The Freewheelin’ Amelia McKeithen

Bailey Trevisan and Amelia McKeithen before the Marine Corps Marathon.
Bailey Trevisan and Amelia McKeithen before the Marine Corps Marathon.

Amelia McKeithen didn’t go in for a rigid training plan that told her what days to run, when to cross-train, or what to eat.  She knew back in March when she committed to running the Marine Corps Marathon as a fundraiser for The Children’s Inn at NIH that a structure like that would cramp her style.

If one thing has defined McKeithen’s approach to marathon training, it’s been having fun throughout the process. “Fun” isn’t always the first term that the average person, or even the above average runner, equates with preparing to run 26.2 miles consecutively. But McKeithen, a lifelong athlete, is always pushing her limits, and finding new ways to challenge herself physically and mentally. A competitive intensity is right beneath the surface with McKeithen, easily obscured by her easy smile and self-deprecating wit.

While her virtual training partner jokingly called McKeithen’s laid back, run when she feels like it approach #theameliaplan, McKeithen logged a lot of miles in preparation for Sunday’s Marine Corps Marathon.  The first-time marathoner ran two twenty milers in the months leading up to the race.  In both, she kept close to a steady 9:00 minute mile pace.  During and after each long run, her legs felt great.

In addition to the twenty milers and other long runs, McKeithen ran regularly during the week and kept up a variety of cross-training activities until tweaking her knee a few months before the race.  She set aside cross training and alternated run days and rest days to stay healthy.

McKeithen had a few goals for the Marine Corps Marathon.  She wanted to raise $1,500 for The Children’s Inn at NIH, break 4:00 hours, beat all the guys in her office who had run the race in prior years, and feel good all the way to the finish.

She raised the money for The Children’s Inn at NIH.  Her contribution will pay for a week’s worth of services for a family at The Inn, which provides completely free housing, therapeutic and recreational activities, and education to the families of seriously ill children receiving treatment at NIH.

One of the highlights of her race weekend was going to The Children’s Inn for dinner the night before her marathon. “We got a tour of the facility. They do an amazing job of providing a whole space that lets families live like families to the extent that they can with all they have to go through,” McKeithen said.

“We’re so proud of Amelia,” wrote Lauren Stabert, Assistant Director of Corporate Giving and Special Events at The Children’s Inn, noting that Marine Corps Marathon runners overall raised more than $57,000 for the Inn’s operations.  “And all of that doesn’t even cover the awareness that our runners raised by reaching out to their contacts to tell them about our work and by proudly wearing our shirts on the course that day,” Stabert said.

Some of McKeithen’s other goals were tougher to come by. Race day presented a few challenges to her plan of feeling good throughout her marathon effort.  She gave herself ample time to get to the start of the race, but still found herself caught in a long security line prior to the start.  She was still waiting to get through security and bag check when the gun went off and wasn’t able to get to the start line until a half hour after the race began.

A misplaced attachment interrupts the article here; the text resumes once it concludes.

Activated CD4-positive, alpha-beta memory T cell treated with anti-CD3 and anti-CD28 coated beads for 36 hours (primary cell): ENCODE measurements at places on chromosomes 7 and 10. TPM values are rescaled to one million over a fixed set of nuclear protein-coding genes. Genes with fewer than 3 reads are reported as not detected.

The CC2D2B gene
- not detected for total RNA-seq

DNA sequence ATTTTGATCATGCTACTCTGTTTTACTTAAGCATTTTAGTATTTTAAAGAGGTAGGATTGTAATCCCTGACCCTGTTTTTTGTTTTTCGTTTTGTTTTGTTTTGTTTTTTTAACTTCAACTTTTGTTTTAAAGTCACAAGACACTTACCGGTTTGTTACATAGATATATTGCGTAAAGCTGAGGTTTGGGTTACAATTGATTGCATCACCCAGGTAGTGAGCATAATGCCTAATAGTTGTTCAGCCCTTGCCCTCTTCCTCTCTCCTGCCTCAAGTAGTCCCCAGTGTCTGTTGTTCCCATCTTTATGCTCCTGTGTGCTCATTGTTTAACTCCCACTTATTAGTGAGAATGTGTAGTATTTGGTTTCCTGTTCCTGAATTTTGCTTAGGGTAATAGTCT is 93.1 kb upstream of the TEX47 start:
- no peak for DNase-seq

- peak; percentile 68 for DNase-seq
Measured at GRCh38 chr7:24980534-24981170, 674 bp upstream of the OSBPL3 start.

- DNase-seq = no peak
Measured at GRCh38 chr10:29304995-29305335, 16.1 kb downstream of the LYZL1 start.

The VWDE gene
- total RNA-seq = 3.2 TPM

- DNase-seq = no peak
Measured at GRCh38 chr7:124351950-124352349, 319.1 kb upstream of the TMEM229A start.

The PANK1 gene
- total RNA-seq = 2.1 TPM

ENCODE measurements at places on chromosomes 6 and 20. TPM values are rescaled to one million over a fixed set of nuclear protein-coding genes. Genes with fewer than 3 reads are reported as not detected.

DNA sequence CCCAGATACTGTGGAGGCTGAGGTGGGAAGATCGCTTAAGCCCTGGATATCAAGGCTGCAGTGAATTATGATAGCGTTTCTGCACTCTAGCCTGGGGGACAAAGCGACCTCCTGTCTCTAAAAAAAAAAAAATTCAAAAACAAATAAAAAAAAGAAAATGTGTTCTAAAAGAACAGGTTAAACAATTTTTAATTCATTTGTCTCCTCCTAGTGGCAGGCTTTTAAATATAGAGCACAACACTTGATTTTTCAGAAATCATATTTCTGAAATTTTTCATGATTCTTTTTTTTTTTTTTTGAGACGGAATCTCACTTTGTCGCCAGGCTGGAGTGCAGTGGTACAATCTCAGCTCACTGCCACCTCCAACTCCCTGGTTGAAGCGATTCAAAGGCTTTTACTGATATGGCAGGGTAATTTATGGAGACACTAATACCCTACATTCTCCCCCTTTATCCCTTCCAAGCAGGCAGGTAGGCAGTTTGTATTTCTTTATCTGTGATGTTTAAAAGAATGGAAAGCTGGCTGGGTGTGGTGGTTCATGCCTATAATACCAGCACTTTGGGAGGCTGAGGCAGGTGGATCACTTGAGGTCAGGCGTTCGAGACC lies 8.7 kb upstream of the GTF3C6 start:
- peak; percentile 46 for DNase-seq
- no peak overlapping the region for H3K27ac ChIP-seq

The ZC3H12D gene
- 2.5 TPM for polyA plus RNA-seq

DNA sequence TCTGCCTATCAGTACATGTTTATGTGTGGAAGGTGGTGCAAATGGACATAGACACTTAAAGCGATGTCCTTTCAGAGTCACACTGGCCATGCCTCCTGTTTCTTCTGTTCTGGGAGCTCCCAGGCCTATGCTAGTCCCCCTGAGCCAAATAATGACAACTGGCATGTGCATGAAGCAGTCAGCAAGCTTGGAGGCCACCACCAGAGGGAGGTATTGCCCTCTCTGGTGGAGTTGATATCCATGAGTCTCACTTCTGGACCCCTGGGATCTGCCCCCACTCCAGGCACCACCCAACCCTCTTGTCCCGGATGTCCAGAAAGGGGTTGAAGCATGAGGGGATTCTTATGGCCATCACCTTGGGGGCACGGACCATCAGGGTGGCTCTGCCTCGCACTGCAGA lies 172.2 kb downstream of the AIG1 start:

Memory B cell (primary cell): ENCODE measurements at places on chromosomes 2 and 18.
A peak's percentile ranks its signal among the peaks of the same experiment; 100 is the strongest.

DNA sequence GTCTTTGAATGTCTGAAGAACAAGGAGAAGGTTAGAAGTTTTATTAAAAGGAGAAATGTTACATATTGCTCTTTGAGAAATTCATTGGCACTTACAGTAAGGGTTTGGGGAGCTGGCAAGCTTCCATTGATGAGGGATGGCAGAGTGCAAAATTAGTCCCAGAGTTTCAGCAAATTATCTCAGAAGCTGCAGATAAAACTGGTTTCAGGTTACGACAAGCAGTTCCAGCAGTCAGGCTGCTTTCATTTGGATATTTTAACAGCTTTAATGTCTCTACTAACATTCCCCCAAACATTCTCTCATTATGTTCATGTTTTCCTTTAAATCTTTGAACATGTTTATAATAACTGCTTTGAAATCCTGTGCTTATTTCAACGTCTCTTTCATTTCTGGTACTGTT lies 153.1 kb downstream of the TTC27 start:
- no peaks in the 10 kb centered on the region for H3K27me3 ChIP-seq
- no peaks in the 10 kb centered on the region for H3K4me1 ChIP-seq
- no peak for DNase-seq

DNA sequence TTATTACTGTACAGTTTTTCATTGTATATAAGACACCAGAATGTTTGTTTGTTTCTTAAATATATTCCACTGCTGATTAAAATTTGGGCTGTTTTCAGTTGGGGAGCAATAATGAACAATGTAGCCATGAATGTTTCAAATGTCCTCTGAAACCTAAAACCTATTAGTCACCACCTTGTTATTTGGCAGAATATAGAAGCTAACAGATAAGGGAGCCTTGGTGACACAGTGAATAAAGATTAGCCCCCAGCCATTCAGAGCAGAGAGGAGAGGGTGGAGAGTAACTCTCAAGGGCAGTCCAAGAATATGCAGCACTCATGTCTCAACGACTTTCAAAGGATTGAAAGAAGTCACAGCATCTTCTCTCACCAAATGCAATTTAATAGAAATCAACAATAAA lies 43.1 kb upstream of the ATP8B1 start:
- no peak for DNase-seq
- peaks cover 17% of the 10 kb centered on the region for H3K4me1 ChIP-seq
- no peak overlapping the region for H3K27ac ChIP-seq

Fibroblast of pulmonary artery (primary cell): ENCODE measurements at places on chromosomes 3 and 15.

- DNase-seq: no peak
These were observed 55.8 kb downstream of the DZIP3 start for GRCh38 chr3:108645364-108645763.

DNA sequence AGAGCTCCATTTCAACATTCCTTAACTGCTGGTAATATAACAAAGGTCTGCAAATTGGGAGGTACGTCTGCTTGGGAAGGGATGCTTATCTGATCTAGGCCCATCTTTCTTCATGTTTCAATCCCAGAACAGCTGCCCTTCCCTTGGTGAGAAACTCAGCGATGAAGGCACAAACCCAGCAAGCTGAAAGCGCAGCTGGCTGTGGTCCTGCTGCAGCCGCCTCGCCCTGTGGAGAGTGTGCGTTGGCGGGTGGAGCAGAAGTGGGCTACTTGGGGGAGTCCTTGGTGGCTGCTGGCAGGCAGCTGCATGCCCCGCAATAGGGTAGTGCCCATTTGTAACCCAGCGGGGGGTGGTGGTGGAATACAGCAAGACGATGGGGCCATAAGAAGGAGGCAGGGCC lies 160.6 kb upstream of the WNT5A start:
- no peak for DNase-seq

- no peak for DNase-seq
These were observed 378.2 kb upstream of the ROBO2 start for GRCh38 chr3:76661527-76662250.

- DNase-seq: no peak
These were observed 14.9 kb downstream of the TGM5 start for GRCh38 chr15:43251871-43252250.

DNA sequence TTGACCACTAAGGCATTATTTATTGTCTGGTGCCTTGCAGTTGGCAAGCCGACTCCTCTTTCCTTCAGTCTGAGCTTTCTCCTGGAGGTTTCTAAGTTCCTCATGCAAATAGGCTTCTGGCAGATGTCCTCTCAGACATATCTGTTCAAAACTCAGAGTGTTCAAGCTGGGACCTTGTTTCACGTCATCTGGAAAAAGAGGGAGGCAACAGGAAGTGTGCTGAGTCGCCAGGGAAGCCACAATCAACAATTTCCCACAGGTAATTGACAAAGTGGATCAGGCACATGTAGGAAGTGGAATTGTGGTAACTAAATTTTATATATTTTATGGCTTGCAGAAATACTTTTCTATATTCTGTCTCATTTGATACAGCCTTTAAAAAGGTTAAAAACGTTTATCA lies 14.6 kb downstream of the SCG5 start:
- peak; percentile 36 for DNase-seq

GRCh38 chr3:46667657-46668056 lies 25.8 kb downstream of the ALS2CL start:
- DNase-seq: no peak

“It was really stressful, really confusing, no one was telling us what was happening.  It was an hour and half of logistical induced anxiety, in the predawn rain, just a bunch of people trapped without access to porta-potties,” McKeithen said.

The Marine Corps Marathon shared on its official Facebook page and with Runner’s World Magazine that a delay on the blue line combined with electronic metal detector wands malfunctioning in the rain held up runners at one of the security checkpoints. McKeithen was one of those who experienced a lengthy delay.

Once she got crossed the start line, McKeithen was at the back of the pack, behind others caught in the same line as her as well as all the slower pace groups. Trying to navigate around the slow and dense crowd taxed McKeithen’s legs as she struggled to find the smooth cadence she usually enjoys while running. “I had to run with the crowd instead of at a pace that I was comfortable with for my energy level,” McKeithen said.  She wasn’t able to get into the zone.  “I only had four miles of good running,” McKeithen said, estimating that her best miles were around the 15-18 mile marks.

McKeithen logged a 4:00:34, and stresses that just missing the four hour mark wasn’t a source of frustration as much as not being able to run at her rhythm. “It’s not that I was upset that I didn’t meet my goal of four hours, but I didn’t feel like it was a good run for me.  It was not my best,” McKeithen said.

Even though she’d had strong 20 mile efforts in preparation for the race, the stress of running for a prolonged time with a truncated stride and the extra effort required to navigate around other runners had an impact on her legs.

“During the race, my legs went out before 20 miles.  The only thing that kept me from walking, even though I felt like I was going that slow, was to tell myself to just keep moving across the pavement in a running like fashion,” McKeithen said.

As far as McKeithen’s goal of beating the guys in her office who had run the race in prior years, she did that. “I beat all of them,” McKeithen said.  For now.  A few colleagues have already vowed to gun for her record in next year.

As far as McKeithen’s next race?  Her and the girls are looking at a half marathon in wine country with a much smaller field of runners.  True to McKeithen’s style, it sounds like a lot of fun.

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